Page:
Maryland Court Explains Evidence Needed to Sustain a Medical Malpractice Case

Maryland law allows people who suffer harm due to negligently rendered medical care to seek compensation in a medical malpractice lawsuit. Even if there is ample evidence of inadequate treatment, however, medical professionals will often seek to have the claims against them dismissed prior to trial. As recently explained by a Maryland court, however, such requests for dismissals will only be granted if there is no genuine dispute as to whether the provider harmed their patient. If you sustained losses due to the carelessness of your treatment provider, it is advisable to meet with a Maryland medical malpractice lawyer to discuss your rights.

Facts of the Case

It is reported that the plaintiff was housed in a federal facility when he slipped and fell down a flight of stairs, injuring his wrist. He sought medical attention from a doctor employed by the defendant, who observed swelling and angulation in the plaintiff’s wrist and recommended an emergency room visit. The plaintiff visited an emergency room on the same day, where X-rays confirmed a fracture of the distal radius. The emergency room staff treated him and advised him to follow up with an orthopedist within a week.

Allegedly, upon returning to the facility, the plaintiff reported to the doctor employed by the defendant, who was aware of the recommended orthopedist visit. However, the doctor did not enter a consult request conforming to the recommendation until approximately four weeks later. Eventually, the plaintiff was seen by an offsite orthopedic surgeon who recommended surgery as soon as possible. He underwent surgery a month later, but it failed to fully treat his wrist, leading to additional surgeries and procedures in the following years. The plaintiff subsequently brought a medical malpractice lawsuit against the defendant. Following discovery, the defendant moved to dismiss the plaintiff’s claims.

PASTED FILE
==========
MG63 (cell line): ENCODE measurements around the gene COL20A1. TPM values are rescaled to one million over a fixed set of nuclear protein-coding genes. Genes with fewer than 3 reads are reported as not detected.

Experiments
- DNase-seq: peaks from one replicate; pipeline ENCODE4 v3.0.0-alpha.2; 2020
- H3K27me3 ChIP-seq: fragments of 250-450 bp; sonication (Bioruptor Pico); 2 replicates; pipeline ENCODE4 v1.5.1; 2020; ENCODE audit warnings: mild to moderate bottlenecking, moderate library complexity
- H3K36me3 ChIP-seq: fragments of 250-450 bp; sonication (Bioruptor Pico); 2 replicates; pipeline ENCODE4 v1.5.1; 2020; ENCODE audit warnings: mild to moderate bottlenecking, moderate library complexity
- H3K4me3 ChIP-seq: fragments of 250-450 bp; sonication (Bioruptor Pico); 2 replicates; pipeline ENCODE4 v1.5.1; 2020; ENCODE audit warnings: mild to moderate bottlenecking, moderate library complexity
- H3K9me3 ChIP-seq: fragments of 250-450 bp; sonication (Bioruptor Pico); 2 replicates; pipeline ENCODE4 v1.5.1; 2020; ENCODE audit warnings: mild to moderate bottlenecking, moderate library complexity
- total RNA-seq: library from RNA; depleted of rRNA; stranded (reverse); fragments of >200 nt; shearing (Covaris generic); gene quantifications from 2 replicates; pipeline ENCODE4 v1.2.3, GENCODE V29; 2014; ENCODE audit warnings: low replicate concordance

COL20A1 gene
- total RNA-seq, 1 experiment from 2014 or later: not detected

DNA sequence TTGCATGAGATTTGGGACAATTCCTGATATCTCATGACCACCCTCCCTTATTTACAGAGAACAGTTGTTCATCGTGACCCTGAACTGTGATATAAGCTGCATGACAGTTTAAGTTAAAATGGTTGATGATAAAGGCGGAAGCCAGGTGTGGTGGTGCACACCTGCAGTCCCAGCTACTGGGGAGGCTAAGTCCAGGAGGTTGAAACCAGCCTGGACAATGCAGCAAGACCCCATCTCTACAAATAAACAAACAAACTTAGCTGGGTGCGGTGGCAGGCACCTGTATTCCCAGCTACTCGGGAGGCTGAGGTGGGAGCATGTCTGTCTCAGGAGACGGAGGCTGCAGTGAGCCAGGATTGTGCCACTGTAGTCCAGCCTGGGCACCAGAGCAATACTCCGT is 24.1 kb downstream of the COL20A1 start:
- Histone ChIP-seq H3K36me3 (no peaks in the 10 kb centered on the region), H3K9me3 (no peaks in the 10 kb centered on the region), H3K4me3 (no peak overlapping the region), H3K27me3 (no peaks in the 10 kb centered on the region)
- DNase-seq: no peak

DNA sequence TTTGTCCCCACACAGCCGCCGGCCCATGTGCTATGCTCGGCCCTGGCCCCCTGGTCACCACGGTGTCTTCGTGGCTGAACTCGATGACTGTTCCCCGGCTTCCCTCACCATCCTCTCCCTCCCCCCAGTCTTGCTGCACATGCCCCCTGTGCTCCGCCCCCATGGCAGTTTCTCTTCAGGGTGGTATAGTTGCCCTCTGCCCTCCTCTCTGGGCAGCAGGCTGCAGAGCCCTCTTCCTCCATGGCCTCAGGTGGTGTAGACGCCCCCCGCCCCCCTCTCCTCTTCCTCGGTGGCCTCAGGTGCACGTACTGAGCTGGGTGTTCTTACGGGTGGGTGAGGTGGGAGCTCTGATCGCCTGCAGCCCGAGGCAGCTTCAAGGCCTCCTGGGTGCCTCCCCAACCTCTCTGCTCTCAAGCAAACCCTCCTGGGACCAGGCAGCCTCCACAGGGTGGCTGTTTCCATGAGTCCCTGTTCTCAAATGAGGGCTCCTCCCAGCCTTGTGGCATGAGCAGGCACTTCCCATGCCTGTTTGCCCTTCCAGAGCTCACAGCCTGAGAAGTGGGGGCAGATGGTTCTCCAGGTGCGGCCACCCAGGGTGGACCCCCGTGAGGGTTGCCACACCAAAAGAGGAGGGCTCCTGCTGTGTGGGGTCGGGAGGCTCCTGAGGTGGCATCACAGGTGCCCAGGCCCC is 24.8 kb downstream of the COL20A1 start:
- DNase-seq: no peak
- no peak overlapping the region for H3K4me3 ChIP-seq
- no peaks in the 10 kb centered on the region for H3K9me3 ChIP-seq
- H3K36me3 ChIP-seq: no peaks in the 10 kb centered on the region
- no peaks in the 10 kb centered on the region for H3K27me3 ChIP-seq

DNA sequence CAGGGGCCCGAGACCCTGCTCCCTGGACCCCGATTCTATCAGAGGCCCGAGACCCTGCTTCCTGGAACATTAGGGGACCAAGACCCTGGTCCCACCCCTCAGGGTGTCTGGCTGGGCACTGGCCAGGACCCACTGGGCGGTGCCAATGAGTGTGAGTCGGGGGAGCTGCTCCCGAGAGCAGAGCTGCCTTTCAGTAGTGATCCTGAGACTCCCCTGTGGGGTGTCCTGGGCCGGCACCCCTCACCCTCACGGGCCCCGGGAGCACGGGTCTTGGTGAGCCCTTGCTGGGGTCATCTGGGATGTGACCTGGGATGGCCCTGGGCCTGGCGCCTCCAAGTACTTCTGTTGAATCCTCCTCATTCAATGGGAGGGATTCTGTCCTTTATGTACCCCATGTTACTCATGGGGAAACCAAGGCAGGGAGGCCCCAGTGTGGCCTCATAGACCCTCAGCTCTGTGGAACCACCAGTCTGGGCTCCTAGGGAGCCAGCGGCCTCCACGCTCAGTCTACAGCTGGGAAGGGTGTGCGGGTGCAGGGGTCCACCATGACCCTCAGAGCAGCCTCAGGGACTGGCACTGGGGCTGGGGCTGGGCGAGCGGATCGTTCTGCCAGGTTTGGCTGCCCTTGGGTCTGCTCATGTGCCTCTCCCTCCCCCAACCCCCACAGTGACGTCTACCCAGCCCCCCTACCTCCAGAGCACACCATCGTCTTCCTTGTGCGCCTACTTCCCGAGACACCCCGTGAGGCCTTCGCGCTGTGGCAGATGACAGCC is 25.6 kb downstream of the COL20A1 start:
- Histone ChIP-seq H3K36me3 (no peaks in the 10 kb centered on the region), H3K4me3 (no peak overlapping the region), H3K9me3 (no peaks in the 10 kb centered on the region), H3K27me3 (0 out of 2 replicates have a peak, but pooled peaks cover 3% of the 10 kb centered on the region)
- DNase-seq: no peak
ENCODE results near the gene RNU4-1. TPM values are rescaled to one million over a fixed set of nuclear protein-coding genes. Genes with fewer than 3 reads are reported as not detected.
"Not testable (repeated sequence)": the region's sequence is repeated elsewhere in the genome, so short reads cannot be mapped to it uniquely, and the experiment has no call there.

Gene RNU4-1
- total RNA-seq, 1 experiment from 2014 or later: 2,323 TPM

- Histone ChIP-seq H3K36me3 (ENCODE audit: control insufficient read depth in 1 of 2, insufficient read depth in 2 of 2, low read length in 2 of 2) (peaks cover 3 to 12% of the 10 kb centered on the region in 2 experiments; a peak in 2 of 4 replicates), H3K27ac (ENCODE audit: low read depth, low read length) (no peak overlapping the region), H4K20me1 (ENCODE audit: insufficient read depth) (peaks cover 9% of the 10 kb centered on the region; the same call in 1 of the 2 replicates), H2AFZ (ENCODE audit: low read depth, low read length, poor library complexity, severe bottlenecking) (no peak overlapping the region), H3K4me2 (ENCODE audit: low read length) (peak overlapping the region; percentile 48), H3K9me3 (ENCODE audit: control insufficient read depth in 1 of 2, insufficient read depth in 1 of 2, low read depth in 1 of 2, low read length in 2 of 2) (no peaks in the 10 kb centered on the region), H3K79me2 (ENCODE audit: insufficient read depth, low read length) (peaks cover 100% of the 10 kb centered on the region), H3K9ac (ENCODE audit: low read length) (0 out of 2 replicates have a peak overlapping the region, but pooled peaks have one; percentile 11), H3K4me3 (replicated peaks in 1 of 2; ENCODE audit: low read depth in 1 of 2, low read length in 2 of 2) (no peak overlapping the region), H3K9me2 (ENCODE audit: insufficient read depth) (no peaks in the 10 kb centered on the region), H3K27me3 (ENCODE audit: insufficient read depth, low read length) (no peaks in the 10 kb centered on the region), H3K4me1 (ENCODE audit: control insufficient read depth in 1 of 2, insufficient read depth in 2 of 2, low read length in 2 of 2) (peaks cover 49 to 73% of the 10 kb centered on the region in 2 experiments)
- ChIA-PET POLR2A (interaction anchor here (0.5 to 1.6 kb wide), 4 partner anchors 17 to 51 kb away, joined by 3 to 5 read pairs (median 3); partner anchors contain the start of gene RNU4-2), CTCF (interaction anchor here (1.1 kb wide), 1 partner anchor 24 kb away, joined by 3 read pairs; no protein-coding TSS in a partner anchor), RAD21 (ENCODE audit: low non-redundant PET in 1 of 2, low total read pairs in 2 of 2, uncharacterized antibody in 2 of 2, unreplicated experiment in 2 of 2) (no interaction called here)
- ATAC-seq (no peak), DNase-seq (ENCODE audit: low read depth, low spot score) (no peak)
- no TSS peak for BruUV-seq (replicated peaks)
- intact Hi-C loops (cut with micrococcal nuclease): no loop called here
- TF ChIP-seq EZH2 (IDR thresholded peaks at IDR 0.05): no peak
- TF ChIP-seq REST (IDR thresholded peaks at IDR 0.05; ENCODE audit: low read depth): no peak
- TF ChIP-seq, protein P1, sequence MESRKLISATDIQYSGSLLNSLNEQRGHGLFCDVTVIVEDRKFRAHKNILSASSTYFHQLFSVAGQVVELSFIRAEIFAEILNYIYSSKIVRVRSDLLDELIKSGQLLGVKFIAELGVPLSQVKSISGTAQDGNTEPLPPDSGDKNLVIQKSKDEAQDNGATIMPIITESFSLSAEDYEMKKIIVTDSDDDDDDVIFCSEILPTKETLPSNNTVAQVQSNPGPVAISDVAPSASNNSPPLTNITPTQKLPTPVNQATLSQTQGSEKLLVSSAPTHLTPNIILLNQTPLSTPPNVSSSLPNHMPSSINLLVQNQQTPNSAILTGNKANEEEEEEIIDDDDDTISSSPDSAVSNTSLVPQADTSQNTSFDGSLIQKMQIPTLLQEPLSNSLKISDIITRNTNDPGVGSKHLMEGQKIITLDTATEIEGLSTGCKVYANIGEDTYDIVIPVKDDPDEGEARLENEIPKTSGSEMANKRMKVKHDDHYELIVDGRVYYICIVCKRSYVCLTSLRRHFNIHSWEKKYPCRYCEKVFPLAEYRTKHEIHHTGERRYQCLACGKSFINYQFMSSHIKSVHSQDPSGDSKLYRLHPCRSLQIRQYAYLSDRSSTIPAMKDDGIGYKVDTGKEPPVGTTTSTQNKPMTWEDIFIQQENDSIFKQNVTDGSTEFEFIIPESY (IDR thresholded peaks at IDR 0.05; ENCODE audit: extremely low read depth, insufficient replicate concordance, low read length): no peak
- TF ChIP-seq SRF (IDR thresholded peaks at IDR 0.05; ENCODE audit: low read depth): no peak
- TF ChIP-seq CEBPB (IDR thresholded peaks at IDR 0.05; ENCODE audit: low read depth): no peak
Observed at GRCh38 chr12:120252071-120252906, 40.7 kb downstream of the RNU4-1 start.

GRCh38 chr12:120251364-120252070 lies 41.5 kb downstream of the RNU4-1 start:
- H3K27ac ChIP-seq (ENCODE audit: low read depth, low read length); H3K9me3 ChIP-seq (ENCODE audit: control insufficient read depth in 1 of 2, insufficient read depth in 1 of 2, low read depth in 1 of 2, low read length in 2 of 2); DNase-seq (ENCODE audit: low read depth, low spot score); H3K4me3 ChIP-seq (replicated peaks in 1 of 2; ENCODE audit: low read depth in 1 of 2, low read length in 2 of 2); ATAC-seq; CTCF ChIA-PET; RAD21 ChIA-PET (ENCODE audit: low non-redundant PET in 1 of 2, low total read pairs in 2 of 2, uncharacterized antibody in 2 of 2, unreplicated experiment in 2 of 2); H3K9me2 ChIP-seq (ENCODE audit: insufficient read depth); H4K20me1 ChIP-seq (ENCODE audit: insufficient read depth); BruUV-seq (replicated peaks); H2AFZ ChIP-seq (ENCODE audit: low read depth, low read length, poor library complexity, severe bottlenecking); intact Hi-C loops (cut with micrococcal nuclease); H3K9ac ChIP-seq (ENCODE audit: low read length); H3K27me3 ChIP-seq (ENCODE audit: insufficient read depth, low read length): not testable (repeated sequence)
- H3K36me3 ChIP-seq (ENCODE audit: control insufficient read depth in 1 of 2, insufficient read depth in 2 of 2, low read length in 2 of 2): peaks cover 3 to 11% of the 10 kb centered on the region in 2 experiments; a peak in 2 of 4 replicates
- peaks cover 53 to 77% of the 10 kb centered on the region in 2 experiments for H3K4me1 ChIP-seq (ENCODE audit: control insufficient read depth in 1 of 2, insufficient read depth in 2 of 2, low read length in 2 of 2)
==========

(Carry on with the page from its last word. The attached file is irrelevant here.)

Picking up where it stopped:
Evidence Needed to Sustain a Medical Malpractice Claim

The court ultimately denied the defendant’s motion to dismiss. In doing so, it explained that to succeed in a medical malpractice negligence action, a plaintiff must prove duty, breach of duty, causation, and damages. Expert testimony is often required to establish a breach of the standard of care and causation.

In the subject case, the defendant argued that the plaintiff failed to identify any of its employees for whom it seeks liability, did not produce admissible evidence of the standard of care and that the timing of the plaintiff’s surgery did not cause his injury. The court disagreed, however, finding that there was a genuine dispute of material fact regarding whether the defendant’s employees breached the standard of care owed to the plaintiff.  Specifically, the plaintiff retained an orthopedic surgeon who opined that the type of fracture the plaintiff suffered requires timely intervention through surgery. As such, the court denied the defendant’s motion, allowing the case to proceed.

Talk to a Dedicated Maryland Attorney

Doctors have a duty to offer their patients timely and competent care, and if they fail to do so, they may be liable for medical malpractice. If you sustained harm because of a doctor’s negligence, it is in your best interest to talk to an attorney. The dedicated Maryland attorneys of Arfaa Law Group can inform you of your potential claims and aid you in seeking any damages you may be owed. You can reach us through our online form or by calling us at (410) 889-1850 to set up a meeting.

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